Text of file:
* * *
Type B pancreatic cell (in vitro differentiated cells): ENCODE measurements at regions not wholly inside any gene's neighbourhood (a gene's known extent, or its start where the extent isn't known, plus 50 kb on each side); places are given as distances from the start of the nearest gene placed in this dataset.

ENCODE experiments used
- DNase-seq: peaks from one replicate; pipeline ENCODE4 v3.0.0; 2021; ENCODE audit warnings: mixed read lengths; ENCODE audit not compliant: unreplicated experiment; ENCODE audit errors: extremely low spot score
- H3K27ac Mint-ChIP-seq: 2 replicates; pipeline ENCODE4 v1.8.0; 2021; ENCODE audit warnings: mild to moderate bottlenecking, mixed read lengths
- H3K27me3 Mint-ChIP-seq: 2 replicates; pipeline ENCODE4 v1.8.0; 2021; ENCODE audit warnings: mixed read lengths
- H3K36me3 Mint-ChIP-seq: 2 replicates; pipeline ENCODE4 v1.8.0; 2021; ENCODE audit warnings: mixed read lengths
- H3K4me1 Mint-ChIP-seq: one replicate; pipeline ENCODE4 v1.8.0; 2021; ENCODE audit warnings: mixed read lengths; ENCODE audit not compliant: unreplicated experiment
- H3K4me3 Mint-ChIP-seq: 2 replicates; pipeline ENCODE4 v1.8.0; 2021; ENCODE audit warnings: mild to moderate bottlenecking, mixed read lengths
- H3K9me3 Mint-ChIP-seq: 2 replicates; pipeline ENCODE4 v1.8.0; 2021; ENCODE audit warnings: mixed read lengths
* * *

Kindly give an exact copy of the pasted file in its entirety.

Type B pancreatic cell (in vitro differentiated cells): ENCODE measurements at regions not wholly inside any gene's neighbourhood (a gene's known extent, or its start where the extent isn't known, plus 50 kb on each side); places are given as distances from the start of the nearest gene placed in this dataset.

ENCODE experiments used
- DNase-seq: peaks from one replicate; pipeline ENCODE4 v3.0.0; 2021; ENCODE audit warnings: mixed read lengths; ENCODE audit not compliant: unreplicated experiment; ENCODE audit errors: extremely low spot score
- H3K27ac Mint-ChIP-seq: 2 replicates; pipeline ENCODE4 v1.8.0; 2021; ENCODE audit warnings: mild to moderate bottlenecking, mixed read lengths
- H3K27me3 Mint-ChIP-seq: 2 replicates; pipeline ENCODE4 v1.8.0; 2021; ENCODE audit warnings: mixed read lengths
- H3K36me3 Mint-ChIP-seq: 2 replicates; pipeline ENCODE4 v1.8.0; 2021; ENCODE audit warnings: mixed read lengths
- H3K4me1 Mint-ChIP-seq: one replicate; pipeline ENCODE4 v1.8.0; 2021; ENCODE audit warnings: mixed read lengths; ENCODE audit not compliant: unreplicated experiment
- H3K4me3 Mint-ChIP-seq: 2 replicates; pipeline ENCODE4 v1.8.0; 2021; ENCODE audit warnings: mild to moderate bottlenecking, mixed read lengths
- H3K9me3 Mint-ChIP-seq: 2 replicates; pipeline ENCODE4 v1.8.0; 2021; ENCODE audit warnings: mixed read lengths